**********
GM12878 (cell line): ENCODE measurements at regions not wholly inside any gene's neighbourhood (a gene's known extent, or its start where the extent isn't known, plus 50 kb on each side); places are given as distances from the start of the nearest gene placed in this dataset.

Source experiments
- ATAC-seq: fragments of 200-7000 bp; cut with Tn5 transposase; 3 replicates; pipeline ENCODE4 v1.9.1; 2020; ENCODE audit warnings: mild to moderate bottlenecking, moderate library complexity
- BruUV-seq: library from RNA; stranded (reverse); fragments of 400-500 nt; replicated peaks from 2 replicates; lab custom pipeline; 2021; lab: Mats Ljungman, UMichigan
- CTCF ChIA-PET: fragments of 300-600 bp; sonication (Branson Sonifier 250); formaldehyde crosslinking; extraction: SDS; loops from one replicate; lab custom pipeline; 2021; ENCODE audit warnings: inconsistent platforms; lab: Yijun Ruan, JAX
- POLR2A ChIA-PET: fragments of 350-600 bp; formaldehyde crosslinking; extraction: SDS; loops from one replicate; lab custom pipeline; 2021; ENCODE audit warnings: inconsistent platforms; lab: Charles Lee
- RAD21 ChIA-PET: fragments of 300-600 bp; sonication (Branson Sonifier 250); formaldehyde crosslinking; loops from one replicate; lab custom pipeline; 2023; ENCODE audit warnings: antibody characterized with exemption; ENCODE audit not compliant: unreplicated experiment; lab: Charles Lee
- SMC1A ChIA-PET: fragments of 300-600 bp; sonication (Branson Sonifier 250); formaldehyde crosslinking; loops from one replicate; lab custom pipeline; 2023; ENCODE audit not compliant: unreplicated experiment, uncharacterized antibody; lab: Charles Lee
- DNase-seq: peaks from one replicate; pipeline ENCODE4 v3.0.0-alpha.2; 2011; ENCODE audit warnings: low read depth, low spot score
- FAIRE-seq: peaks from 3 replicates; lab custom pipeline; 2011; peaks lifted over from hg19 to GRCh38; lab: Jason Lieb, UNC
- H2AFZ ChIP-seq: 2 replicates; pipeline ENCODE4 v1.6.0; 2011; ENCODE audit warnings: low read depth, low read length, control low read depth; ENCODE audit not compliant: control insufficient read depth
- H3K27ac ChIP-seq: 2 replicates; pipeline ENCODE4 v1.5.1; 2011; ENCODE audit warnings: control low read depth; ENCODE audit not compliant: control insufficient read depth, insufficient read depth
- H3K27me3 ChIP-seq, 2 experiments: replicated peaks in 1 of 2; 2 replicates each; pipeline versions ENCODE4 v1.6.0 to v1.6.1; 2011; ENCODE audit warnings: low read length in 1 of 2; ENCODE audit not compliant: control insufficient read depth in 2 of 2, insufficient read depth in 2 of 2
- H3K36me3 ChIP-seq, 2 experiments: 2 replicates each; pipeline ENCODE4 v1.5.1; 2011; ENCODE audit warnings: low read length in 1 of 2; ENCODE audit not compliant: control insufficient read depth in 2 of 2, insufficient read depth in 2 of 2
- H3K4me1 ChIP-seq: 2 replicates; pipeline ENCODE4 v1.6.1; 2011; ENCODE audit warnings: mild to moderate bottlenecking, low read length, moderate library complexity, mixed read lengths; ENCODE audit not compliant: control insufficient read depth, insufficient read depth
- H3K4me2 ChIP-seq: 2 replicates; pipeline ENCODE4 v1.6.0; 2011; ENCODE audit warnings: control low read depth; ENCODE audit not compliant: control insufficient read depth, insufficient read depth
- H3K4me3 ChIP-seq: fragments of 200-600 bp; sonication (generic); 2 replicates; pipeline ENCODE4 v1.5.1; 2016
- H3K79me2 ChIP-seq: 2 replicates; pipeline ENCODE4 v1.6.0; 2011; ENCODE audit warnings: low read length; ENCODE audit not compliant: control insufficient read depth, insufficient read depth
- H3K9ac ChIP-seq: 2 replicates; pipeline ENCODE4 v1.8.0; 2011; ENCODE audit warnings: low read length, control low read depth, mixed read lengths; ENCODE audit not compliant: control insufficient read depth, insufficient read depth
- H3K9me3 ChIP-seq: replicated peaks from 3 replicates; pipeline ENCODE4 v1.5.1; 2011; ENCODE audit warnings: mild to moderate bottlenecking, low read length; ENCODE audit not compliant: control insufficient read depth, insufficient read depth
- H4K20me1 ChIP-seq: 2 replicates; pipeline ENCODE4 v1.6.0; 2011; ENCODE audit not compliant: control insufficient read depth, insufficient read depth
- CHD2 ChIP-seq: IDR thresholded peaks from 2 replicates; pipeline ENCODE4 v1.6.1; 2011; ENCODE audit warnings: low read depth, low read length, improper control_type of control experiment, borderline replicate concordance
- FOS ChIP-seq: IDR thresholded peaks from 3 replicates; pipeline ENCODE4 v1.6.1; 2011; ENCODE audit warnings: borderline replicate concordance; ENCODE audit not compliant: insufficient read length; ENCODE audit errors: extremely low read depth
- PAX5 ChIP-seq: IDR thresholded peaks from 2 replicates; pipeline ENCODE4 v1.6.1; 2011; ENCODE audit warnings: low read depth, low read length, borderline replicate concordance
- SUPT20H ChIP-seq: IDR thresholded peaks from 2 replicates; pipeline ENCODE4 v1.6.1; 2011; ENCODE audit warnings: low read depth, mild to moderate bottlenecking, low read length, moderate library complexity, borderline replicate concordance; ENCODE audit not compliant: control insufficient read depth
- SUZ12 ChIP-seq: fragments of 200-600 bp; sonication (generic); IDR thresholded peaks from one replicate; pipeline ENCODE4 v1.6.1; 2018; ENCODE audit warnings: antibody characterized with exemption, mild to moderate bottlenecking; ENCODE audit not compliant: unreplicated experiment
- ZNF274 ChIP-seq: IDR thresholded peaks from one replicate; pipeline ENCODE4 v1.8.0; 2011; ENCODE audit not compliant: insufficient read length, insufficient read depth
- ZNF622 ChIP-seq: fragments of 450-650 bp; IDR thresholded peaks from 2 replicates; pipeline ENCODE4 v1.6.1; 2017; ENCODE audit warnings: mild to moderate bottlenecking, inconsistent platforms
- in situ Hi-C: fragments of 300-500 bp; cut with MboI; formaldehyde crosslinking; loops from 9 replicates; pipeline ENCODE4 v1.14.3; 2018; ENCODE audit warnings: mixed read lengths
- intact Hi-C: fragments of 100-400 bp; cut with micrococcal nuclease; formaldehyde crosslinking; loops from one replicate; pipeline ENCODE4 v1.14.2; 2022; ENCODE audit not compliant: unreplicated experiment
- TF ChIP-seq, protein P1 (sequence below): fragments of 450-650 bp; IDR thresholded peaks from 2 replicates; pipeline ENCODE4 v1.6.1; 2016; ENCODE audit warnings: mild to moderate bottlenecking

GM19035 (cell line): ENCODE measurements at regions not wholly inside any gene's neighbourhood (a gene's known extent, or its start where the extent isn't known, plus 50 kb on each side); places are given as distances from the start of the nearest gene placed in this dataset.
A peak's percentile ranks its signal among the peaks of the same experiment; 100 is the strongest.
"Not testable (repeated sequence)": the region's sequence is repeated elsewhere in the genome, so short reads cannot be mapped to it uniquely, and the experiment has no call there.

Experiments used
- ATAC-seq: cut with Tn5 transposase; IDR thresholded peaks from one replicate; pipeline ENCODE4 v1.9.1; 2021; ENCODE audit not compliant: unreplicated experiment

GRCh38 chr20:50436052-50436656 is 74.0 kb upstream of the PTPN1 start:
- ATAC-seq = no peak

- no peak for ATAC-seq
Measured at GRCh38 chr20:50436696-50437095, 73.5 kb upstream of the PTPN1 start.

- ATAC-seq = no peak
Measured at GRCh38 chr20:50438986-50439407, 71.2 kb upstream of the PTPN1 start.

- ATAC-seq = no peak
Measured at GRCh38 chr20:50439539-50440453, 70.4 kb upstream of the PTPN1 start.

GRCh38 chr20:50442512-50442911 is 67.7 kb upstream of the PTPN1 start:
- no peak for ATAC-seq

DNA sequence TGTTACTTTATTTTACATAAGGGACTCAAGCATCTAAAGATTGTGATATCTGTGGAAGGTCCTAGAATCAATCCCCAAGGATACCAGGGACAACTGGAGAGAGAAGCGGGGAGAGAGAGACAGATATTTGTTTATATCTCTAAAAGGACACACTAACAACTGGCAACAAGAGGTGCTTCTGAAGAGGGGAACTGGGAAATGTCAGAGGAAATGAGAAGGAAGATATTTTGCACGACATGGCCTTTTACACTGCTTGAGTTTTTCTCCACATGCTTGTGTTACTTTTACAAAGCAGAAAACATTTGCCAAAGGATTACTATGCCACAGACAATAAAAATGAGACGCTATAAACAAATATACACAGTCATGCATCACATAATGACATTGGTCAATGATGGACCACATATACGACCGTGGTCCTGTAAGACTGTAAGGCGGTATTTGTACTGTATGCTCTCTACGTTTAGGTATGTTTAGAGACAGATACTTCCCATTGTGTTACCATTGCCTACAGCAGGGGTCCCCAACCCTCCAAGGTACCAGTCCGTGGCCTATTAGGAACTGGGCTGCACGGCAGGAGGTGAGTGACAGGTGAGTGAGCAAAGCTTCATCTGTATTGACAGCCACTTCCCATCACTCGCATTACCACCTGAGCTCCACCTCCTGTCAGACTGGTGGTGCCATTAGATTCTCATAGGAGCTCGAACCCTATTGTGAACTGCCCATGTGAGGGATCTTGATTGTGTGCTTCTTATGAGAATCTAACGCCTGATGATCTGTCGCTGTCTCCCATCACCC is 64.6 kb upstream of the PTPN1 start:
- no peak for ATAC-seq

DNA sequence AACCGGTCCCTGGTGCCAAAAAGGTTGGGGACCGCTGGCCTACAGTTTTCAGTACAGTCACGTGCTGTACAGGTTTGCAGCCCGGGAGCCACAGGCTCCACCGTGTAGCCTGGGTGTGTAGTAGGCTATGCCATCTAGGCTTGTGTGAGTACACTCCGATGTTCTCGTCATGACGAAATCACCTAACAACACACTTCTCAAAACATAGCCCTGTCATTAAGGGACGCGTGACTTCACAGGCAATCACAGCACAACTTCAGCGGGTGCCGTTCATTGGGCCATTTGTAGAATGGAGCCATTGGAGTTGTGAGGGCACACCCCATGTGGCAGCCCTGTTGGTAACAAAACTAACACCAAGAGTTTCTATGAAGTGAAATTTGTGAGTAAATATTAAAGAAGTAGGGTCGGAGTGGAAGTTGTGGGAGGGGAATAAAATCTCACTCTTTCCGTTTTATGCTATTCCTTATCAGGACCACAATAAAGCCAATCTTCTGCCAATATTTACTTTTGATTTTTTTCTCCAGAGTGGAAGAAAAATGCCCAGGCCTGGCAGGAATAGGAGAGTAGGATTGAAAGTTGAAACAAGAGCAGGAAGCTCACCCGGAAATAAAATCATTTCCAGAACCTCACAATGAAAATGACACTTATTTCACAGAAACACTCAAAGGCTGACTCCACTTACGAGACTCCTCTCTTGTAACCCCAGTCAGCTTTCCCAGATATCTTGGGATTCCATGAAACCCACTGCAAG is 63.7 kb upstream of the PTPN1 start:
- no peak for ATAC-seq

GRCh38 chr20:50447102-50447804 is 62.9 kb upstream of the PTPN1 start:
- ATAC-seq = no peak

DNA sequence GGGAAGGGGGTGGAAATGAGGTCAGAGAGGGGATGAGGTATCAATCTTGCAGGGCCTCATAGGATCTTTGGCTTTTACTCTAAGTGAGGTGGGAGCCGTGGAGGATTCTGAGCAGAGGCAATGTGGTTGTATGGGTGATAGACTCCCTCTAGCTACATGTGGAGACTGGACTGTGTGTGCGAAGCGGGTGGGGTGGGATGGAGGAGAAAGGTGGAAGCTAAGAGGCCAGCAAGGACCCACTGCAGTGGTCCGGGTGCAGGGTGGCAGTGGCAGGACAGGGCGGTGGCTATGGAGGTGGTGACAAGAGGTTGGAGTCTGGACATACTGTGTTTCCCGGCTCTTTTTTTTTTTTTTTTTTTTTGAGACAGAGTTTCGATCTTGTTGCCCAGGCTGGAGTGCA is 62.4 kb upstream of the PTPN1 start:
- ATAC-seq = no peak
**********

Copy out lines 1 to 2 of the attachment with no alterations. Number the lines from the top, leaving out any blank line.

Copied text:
GM12878 (cell line): ENCODE measurements at regions not wholly inside any gene's neighbourhood (a gene's known extent, or its start where the extent isn't known, plus 50 kb on each side); places are given as distances from the start of the nearest gene placed in this dataset.

Source experiments